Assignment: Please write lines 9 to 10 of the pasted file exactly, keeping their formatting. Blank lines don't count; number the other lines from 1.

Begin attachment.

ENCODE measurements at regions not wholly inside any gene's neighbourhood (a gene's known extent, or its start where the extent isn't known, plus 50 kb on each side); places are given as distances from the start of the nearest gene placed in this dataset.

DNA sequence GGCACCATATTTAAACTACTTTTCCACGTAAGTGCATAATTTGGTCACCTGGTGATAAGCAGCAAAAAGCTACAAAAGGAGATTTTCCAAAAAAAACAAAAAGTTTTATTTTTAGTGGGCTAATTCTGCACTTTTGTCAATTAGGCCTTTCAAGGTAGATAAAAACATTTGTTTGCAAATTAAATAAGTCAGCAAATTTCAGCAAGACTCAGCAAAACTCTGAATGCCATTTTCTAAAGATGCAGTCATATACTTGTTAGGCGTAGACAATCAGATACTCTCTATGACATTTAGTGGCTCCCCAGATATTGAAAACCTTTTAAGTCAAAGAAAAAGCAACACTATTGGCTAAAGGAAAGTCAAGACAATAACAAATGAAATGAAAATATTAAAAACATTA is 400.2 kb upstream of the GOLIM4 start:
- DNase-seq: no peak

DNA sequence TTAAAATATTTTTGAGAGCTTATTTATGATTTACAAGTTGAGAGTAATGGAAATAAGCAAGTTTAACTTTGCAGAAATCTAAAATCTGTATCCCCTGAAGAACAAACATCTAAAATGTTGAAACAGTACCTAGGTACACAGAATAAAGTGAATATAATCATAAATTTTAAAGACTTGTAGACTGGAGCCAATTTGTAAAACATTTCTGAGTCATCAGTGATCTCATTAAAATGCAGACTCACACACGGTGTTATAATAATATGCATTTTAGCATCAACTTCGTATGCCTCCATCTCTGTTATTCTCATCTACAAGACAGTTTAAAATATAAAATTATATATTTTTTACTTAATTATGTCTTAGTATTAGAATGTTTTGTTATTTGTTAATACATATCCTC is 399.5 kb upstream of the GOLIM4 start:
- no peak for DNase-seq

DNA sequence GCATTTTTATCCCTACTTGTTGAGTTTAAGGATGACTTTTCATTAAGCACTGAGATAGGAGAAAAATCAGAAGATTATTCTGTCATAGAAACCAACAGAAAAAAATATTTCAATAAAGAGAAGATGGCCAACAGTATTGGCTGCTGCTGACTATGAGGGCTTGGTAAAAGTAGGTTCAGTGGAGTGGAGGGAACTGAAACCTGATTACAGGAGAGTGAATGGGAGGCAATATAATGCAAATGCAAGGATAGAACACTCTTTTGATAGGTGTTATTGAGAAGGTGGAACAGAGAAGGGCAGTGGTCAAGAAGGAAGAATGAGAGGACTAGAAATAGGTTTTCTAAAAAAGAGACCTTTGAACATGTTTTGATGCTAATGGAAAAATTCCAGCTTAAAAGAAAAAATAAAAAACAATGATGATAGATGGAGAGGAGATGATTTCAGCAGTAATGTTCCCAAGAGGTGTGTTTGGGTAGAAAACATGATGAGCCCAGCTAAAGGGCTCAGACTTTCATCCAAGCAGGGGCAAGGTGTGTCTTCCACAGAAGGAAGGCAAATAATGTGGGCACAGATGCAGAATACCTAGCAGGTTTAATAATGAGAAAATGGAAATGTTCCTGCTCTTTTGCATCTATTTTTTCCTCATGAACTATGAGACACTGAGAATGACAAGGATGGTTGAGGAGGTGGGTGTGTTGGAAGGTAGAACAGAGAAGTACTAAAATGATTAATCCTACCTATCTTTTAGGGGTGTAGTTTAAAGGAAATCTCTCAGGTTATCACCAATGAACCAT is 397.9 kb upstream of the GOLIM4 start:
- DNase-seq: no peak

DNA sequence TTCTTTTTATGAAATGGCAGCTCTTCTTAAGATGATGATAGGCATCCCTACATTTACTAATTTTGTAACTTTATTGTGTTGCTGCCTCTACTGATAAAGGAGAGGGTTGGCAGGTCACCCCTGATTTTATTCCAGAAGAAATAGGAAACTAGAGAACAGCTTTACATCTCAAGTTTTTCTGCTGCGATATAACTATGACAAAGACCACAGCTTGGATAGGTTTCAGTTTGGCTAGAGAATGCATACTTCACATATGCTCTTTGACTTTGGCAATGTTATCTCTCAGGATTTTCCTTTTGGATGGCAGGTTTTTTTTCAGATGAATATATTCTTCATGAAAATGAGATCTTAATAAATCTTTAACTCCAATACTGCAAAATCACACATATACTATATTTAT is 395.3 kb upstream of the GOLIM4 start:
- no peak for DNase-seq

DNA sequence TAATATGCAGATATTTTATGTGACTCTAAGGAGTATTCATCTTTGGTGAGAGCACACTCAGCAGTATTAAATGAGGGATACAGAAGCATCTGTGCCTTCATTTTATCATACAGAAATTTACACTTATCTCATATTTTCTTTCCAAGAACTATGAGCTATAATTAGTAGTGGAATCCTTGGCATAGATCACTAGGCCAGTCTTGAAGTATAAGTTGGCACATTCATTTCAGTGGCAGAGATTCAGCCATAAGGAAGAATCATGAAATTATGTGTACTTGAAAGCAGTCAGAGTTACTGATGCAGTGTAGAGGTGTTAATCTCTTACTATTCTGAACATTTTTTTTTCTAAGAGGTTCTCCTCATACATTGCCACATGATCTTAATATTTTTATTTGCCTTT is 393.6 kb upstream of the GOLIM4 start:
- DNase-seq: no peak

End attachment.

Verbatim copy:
- no peak for DNase-seq

DNA sequence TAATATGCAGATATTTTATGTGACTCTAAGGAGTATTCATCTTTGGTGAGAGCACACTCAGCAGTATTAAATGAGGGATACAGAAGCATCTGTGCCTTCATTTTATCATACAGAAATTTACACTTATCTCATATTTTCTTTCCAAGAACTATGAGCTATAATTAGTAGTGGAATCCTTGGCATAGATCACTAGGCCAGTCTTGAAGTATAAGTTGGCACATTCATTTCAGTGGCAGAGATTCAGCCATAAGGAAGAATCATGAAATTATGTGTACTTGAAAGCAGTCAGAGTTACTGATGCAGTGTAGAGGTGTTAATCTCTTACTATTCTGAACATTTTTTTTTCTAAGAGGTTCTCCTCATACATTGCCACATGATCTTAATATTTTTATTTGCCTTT is 393.6 kb upstream of the GOLIM4 start: